Sunday, October 9, 2011

Brain Tumors

Information About Brain Tumors
Symptoms & Diagnosis
A brain tumor takes up space within the skull and can interfere with normal brain activity. It can increase pressure in the brain, shift the brain or push it against the skull, and/or invade and damage nerves and healthy brain tissue. The location of a brain tumor influences the type of symptoms that occur. Identifying the presence of a brain tumor is the first step in determining a course of treatment.
1.      What are the symptoms of a brain tumor?
Brain tumors may have a variety of symptoms ranging from headache to stroke. Different parts of the brain control different functions, so symptoms will vary depending on the tumor's location. Brain tumors are great mimics of other neurological disorders, and many of the common symptoms could indicate other medical conditions. The best way to determine if you or someone you know has a brain tumor is to have a doctor perform a type of brain scan called an MRI or a scan called a CT scan It is sometimes hard to know whether a CT scan or MRI should be done if someone you know has some of the symptoms and signs noted below, but it is important to know that these studies will usually establish whether a brain tumor is behind them. If you are truly concerned, be sure to discuss your concerns with a physician.
Possible symptoms of a brain tumor include:
o    A new seizure in an adult
 
o    Gradual loss of movement or sensation in an arm or leg
 
o    Unsteadiness or imbalance, especially if it is associated with headache
 
o    Loss of vision in one or both eyes, especially if the vision loss is more peripheral
 
o    Double vision, especially if it is associated with headache
 
o    Hearing loss with or without dizziness
 
o    Speech difficulty of gradual onset
 
Other symptoms may also include nausea or vomiting that is most severe in the morning, confusion and disorientation, and memory loss.
The following symptoms are usually not caused by a brain tumor, but may sometimes be:
o    Headache: Although headaches are probably the most common symptom of a brain tumor, most people with headaches – even persistent or severe headaches – do not have a tumor. However, some kinds of headaches are particularly worrisome. A steady headache that is worse in the morning than the afternoon, a persistent headache that is associated with nausea or vomiting, or a headache accompanied by double vision, weakness, or numbness all suggest a possible tumor.
 
o    A change in behavior: The development of an "I don't care" attitude, memory loss, loss of concentration, and general confusion may all be subtle signs. In this case, an evaluation by a neurologist may be an important step, but a CT or MRI will also help.
 
o    Infertility or abnormal cessation of menstruation (also known as amenorrhea)
 
o    Troubles that seem to be caused by other diseases or concerns: A seizure that results from a fall or the discovery of what appears to be a subarachnoid hemorrhage (a type of stroke) may actually be caused by tumors.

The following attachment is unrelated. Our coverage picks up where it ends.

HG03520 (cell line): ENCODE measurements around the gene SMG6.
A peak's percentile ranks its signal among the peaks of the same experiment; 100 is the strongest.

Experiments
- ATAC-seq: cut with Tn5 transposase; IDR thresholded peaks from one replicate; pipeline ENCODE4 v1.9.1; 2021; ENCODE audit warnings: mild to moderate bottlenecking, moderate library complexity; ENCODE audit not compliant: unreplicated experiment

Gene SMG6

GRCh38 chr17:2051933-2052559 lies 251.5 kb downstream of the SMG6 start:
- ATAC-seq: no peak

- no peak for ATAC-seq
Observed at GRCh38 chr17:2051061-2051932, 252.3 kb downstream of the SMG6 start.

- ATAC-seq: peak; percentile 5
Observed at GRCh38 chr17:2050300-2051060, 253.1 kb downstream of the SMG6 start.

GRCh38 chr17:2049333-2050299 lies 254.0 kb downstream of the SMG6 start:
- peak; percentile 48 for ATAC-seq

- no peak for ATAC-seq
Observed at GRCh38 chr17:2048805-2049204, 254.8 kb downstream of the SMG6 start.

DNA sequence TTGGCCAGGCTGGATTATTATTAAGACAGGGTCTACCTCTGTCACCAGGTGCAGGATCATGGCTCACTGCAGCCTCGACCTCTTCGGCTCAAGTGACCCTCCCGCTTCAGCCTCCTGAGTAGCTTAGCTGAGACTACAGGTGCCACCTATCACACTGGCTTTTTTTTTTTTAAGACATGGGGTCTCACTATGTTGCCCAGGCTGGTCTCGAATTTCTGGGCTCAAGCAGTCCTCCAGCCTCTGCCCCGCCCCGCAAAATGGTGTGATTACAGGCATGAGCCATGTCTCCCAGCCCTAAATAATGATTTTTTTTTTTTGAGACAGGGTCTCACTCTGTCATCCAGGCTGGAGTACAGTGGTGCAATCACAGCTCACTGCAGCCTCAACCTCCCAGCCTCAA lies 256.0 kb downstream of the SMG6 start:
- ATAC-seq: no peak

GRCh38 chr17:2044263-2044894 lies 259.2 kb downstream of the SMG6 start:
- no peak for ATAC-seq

If you are concerned that you or someone you know might have a brain tumor, call your doctor. If symptoms persist, an MRI or CT scan can facilitate the diagnosis. Early detection and treatment may increase survival.
With grateful acknowledgment of the content provided by Peter McL. Black, M.D., Ph.D., Neurosurgeon-in-Chief at Brigham and Women's Hospital and Children's Hospital in Boston, Massachusetts.
2.      How is a brain tumor diagnosed?
Identifying a brain tumor usually involves a neurological examination, brain scans, and/or an analysis of the brain tissue. Doctors use the diagnostic information to classify the tumor from the least aggressive (benign) to the most aggressive (malignant). In most cases, a brain tumor is named for the cell type of origin or its location in the brain. Identifying the type of tumor helps doctors determine the most appropriate course of treatment.
A neurological examination is a series of tests to measure the function of the patient s nervous system and physical and mental alertness. If responses to the exam are not normal, the doctor may order a brain scan or refer the patient to a neurologist or neurosurgeon, who will then order a brain scan.
A brain scan is a picture of the internal structures in the brain. A specialized machine takes a scan in much the same way a digital camera takes a photograph. Using computer technology, a scan compiles an image of the brain by photographing it from various angles.
Some types of scans use a contrast agent (or contrast dye), which helps the doctor see the difference between normal and abnormal brain tissue. The contrast agent is injected into a vein and flows into brain tissue. Abnormal or diseased brain tissue absorbs more dye than normal healthy tissue. The most common scans used for diagnosis are as follows:
MRI (Magnetic Resonance Imaging) is a scanning device that uses magnetic fields and computers to capture images of the brain on film. It does not use x-rays. It provides pictures from various planes, which permit doctors to create a three-dimensional image of the tumor. The MRI detects signals emitted from normal and abnormal tissue, providing clear images of most tumors.